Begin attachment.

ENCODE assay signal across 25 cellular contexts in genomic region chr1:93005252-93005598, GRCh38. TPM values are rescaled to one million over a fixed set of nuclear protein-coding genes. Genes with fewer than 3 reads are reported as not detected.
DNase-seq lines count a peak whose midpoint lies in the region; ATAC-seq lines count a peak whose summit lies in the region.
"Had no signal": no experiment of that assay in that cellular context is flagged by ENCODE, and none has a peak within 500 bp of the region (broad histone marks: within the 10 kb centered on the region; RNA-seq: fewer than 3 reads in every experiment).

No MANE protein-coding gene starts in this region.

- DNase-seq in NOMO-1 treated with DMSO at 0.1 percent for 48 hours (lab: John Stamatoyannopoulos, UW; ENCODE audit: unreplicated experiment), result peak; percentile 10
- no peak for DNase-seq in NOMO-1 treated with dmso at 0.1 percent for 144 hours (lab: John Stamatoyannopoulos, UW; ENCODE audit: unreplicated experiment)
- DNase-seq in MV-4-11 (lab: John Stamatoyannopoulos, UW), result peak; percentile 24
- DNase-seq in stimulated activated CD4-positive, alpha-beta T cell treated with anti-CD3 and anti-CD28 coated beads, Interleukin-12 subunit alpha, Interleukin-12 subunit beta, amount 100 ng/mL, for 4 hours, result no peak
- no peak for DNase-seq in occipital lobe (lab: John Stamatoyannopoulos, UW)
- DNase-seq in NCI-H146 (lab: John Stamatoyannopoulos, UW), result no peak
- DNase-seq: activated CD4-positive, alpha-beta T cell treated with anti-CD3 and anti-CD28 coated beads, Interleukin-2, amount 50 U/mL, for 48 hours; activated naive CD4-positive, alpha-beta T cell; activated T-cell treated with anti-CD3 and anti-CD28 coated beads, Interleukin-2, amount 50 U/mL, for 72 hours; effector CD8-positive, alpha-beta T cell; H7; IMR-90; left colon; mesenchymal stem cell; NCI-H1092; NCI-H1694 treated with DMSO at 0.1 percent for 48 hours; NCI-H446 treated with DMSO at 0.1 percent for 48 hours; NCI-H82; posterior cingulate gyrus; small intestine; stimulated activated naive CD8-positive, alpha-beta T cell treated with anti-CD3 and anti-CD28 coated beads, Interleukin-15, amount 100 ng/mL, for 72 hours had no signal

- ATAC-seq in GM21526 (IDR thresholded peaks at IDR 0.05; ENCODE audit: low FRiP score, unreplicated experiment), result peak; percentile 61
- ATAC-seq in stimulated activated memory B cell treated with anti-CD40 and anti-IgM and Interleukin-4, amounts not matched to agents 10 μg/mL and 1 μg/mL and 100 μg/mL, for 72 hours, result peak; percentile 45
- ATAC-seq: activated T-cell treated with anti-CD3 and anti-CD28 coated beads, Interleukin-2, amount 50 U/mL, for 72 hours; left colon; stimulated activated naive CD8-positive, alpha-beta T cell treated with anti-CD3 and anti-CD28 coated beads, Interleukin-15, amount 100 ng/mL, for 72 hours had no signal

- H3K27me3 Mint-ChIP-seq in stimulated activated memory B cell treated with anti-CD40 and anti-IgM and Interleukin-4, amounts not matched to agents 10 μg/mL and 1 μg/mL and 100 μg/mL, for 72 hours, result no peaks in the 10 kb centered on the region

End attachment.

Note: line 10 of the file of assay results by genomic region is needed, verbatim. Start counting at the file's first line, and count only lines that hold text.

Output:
- DNase-seq in NCI-H146 (lab: John Stamatoyannopoulos, UW), result no peak